Total European population—approximately 300,000,000
In the first Canadian census in 1871, 98.5% chose a European origin with it slightly decreasing to 96.3% declared in 1971. In the 2016 census, 19,683,320 or 53.0% self-identified with a European ethnic origin, the largest being of British Isles origins (11,211,850). Individually, they are English (6,320,085), French (4,680,820), Scottish (4,799,005), Irish (4,627,000), German (3,322,405), Italian (1,587,965). However, there is an undercount with 11,135,965 choosing "Canadian".
At the time of the first U.S. census in 1790, 80.7% of the American people self-identified as white, where it remained above that level before declining at the 1990 census. However, numerically it increased from 3.17 million (1790) to 199.6 million exactly two hundred years later. Today, European Americans are the largest panethnic group in the United States. The 2010 census data revealed that 72.4% of the population, or 223,800,000 people self-identified as white.
European Mexican - estimated by the government in 2010 as 47% of the population (56 million) using phenotypical traits (skin color) as the criteria. If the criteria used is the presence of blond hair, it is 18% - 23%.
Caribbean and South AmericaEdit
Argentina: 79% of the population or 38,900,000, may include an unknown percentage of mestizos and mulattos. Other sources put 86.4% of the population. Falkland Islanders mainly European of British descent—total population 3,140.
Cubans of European origin reached a peak of 74.3% or 3,553,312 of the total population in 1943. Most recently, those self-identified as white made up 64.1% of the total population, according to the 2012 census. They are predominately the descendants of early Spanish settlers, along with other Europeans including the Germans, English, French and Italians arriving later but in smaller numbers. However, after the mass exodus (particularly to the United States) resulting from the Cuban Revolution in 1959, the number of white Cubans actually residing in Cuba diminished.
Australia and New ZealandEdit
Total population of Europeans in Oceania is approximately 23,185,000 or approximately 22,818,000 excluding Hawaii.
By 1947, Australia was overwhelmingly of British origin with 7,524,129 or 99.3% of the population declaring their race as European. As of 2016, the majority of Australians of European descent are of English 36.1%, Irish 11.0%, Scottish 9.3%, Italian 4.6%, German 4.5%, Greek 1.8% and Dutch 1.6%. A large proportion —33.5%— chose to identify as ‘Australian’, however the census Bureau has stated that most of these are of old Anglo-Celtic colonial stock. As at the 2016 census, it was estimated that around 58% of the Australian population were Anglo-Celtic Australians with 18% being of other European origins, a total of 76% for European ancestries as a whole.
Europeans historically (especially Anglo-Celtic) and presently are still the largest ethnic group in New Zealand. Their proportion of the total New Zealand population has been decreasing gradually since the 1916 census where they formed 95.1 percent. The 2013 official census had 2,969,391 or 74.0% of the population were ethnic Europeans, with 2,727,009 people (68%) choosing the New Zealand European option alone.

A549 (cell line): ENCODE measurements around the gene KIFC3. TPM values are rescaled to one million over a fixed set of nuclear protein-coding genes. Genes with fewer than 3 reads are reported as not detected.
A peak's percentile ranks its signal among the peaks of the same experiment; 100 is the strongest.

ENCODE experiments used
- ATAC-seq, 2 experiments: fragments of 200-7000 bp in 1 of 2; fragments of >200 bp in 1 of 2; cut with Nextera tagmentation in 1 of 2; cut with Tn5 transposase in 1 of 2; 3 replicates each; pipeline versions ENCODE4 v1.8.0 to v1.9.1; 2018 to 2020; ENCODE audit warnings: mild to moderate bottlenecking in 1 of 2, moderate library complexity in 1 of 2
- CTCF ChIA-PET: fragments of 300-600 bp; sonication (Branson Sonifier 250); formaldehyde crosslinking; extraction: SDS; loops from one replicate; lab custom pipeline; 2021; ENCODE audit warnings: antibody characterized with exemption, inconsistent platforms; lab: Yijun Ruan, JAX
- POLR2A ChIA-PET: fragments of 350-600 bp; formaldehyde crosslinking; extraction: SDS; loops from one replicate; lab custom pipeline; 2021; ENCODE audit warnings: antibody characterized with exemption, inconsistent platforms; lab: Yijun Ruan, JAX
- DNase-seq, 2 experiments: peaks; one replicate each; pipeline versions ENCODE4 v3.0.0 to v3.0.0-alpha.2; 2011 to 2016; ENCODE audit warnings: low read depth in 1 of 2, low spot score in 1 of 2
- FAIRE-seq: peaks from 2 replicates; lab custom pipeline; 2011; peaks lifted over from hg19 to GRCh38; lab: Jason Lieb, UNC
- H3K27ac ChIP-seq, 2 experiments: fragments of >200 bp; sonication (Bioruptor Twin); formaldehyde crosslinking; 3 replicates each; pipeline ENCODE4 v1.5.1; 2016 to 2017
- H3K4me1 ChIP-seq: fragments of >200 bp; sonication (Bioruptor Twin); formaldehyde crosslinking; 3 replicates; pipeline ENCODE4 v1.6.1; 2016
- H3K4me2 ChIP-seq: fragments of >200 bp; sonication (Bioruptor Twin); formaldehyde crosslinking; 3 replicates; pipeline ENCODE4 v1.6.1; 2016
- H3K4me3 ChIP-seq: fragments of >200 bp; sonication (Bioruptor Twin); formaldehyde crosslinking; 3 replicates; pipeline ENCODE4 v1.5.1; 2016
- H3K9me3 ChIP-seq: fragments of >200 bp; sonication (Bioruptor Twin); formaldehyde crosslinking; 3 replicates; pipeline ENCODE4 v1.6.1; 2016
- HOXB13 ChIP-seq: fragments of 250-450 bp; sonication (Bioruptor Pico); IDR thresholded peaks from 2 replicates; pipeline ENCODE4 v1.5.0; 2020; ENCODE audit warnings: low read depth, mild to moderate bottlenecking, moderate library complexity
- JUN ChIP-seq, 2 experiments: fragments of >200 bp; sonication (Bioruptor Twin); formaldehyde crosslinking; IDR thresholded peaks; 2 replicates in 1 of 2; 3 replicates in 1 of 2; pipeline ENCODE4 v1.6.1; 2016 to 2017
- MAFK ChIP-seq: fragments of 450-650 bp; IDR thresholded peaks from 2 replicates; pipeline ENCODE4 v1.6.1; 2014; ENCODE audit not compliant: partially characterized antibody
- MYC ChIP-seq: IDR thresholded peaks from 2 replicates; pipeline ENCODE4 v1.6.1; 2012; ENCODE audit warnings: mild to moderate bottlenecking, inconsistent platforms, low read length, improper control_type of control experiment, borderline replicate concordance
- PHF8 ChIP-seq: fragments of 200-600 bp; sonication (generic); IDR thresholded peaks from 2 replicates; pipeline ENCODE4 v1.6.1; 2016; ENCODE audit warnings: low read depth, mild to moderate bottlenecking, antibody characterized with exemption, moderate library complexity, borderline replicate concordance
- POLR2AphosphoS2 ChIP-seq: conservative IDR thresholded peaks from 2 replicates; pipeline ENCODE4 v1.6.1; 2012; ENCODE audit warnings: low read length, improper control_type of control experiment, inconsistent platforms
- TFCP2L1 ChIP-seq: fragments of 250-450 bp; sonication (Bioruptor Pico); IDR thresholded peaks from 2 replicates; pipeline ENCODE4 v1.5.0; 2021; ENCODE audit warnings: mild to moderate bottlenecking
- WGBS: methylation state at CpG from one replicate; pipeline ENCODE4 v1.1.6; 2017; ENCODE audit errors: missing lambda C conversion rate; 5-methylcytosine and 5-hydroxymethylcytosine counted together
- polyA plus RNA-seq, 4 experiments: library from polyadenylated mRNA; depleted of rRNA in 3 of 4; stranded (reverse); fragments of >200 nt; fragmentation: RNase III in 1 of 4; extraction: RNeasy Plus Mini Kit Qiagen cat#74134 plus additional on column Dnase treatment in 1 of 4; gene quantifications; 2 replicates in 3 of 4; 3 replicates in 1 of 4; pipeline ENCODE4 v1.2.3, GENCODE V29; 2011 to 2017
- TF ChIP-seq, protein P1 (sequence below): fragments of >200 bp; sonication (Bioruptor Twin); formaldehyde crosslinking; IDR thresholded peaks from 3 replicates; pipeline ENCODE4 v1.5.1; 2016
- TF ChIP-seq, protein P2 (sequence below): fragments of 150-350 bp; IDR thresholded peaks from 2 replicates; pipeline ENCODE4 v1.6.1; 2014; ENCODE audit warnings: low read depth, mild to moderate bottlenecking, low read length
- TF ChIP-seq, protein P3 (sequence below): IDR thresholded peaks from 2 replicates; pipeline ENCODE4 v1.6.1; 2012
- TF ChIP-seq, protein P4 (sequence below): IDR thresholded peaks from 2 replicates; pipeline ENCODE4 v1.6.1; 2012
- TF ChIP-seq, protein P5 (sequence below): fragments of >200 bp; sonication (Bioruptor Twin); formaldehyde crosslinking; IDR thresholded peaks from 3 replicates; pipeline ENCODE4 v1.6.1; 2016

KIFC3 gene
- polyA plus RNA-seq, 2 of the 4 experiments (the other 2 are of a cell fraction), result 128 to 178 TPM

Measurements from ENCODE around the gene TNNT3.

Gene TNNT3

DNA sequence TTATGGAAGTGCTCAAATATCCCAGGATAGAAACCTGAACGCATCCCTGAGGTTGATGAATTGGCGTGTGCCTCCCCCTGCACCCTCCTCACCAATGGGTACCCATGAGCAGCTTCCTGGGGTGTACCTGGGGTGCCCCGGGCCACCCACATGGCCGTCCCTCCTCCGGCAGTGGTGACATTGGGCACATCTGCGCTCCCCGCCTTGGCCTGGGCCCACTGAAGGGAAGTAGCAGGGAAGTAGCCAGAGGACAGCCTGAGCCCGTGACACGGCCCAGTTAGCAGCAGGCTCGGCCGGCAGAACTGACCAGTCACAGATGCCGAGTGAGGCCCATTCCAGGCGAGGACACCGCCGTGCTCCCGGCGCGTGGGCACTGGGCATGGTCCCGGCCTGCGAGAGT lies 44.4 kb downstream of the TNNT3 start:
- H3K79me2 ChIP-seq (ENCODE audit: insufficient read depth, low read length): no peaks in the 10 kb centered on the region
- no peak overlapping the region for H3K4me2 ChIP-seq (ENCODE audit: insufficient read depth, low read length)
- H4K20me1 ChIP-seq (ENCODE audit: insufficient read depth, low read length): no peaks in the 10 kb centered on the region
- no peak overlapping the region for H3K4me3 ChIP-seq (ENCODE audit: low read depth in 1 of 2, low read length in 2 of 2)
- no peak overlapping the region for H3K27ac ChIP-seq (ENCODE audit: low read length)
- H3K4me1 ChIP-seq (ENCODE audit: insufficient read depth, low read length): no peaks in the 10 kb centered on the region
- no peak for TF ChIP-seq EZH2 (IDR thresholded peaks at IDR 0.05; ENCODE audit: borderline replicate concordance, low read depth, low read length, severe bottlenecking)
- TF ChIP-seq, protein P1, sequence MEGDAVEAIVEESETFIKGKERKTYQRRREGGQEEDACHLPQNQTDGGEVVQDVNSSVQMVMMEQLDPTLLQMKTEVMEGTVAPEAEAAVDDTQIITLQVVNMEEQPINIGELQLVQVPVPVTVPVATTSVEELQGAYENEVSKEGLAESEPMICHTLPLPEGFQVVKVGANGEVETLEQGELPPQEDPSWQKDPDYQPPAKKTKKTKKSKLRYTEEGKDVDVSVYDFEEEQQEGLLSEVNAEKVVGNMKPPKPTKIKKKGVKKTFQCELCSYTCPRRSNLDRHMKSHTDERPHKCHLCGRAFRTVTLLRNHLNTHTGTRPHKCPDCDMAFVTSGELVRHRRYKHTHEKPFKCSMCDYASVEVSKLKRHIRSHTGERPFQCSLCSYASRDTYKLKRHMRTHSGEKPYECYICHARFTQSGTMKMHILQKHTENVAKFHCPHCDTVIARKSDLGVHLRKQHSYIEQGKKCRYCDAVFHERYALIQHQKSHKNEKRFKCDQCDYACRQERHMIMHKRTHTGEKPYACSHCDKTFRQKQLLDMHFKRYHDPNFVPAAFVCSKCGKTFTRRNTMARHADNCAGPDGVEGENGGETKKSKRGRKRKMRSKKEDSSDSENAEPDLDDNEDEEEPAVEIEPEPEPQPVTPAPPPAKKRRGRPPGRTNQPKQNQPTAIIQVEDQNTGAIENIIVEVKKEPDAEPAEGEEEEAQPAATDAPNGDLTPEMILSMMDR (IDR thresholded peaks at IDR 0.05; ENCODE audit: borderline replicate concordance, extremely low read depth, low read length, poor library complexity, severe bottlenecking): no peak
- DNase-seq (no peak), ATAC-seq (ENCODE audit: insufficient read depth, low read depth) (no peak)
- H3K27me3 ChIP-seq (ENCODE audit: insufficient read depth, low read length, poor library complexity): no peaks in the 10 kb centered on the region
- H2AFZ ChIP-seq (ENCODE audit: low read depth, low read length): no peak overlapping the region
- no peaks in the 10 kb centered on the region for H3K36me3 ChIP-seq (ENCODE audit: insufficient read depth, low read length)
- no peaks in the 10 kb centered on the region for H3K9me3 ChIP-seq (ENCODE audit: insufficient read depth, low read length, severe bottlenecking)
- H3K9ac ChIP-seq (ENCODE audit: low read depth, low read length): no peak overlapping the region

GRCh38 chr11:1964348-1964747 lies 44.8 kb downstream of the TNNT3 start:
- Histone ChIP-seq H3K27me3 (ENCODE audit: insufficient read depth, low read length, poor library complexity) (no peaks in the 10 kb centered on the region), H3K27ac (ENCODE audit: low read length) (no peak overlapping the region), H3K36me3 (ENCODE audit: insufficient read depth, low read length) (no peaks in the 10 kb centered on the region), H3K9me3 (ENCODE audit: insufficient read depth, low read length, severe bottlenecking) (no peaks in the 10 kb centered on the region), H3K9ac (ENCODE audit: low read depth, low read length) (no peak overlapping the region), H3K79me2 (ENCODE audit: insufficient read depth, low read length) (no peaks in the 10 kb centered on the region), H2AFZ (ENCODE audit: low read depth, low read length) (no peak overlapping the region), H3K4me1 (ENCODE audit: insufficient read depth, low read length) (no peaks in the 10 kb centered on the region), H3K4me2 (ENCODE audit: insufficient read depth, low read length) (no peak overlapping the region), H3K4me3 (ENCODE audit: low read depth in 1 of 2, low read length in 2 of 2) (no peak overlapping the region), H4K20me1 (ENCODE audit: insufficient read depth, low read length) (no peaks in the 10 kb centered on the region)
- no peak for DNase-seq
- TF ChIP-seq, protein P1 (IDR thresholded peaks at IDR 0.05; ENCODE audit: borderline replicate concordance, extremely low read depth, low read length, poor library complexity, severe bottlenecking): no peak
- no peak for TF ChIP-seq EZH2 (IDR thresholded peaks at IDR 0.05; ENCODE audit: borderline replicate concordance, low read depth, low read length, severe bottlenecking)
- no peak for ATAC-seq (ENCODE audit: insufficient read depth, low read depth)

South Africans of European descent were 4,586,838 or 8.9% of South Africa's population in the 2011 census. They are predominantly descendants of Dutch, German, French Huguenots, English and other European settlers. Culturally and linguistically, they are divided into Boers, who speak Afrikaans, and English-speaking groups. The first national census in South Africa was held in 1911 and showed a percentage peak of 21.4% or 1,276,242. The population increased to its peak at 5,044,000 in 1990. However, the number of white South African residents in their home country began gradually declining between 1990 and the mid-2000s as a result of increased emigration.
Canary Islanders are the descendants of Spaniards who settled the Canary Islands. The Canarian people include long-tenured and new waves of Spanish immigrants, including Andalucians, Galicians, Castilians, Catalans, Basques and Asturians of Spain; and Portuguese, Italians, the Dutch people or Flemings, and French people. As of 2019, 72.1% or 1,553,078 Spaniards were Canary Islands-born with a further 15.5% born in mainland Spain. Many European people or those of Isleño (islander) origins have also moved to the Islands, such as those from Venezuela and Cuba. Presently there are 49,170 from Italy, Germany (25,619), United Kingdom (25,521), Romania, France and Portugal.
Small communities of European, white American and white Australian expatriates in the Persian Gulf countries like Bahrain, Kuwait, Qatar and the UAE; and in Aramco compounds in Saudi Arabia. Historically before 1970, small ethnic European (esp. Greek and Italian) enclaves were found in Egypt (Greeks in Egypt, Italian Egyptians) and Syria (Greeks in Syria).
Populations of European descentEdit
- Albanian diaspora
- Armenian diaspora
- Azerbaijani diaspora
- Basque diaspora
- Bosnian diaspora
- British diaspora
- Bulgarian diaspora
- Circassian diaspora
- Croatian diaspora
- Czech diaspora
- Dutch diaspora
- French diaspora
- German diaspora
- Georgian diaspora
- Greek diaspora
- Hungarian diaspora
- Icelandic diaspora
- Irish diaspora
- Italian diaspora
- Kosovan diaspora
- Lithuanian diaspora
- Macedonian diaspora
- Maltese diaspora
- Norwegian diaspora
- Polish diaspora
- Portuguese diaspora
- Romanian diaspora
- Russian diaspora
- Serbian diaspora
- Spanish diaspora
- Swedish diaspora
- Swiss diaspora
- Turkish diaspora
- Ukrainian diaspora
- Current World Population 2016 worldometers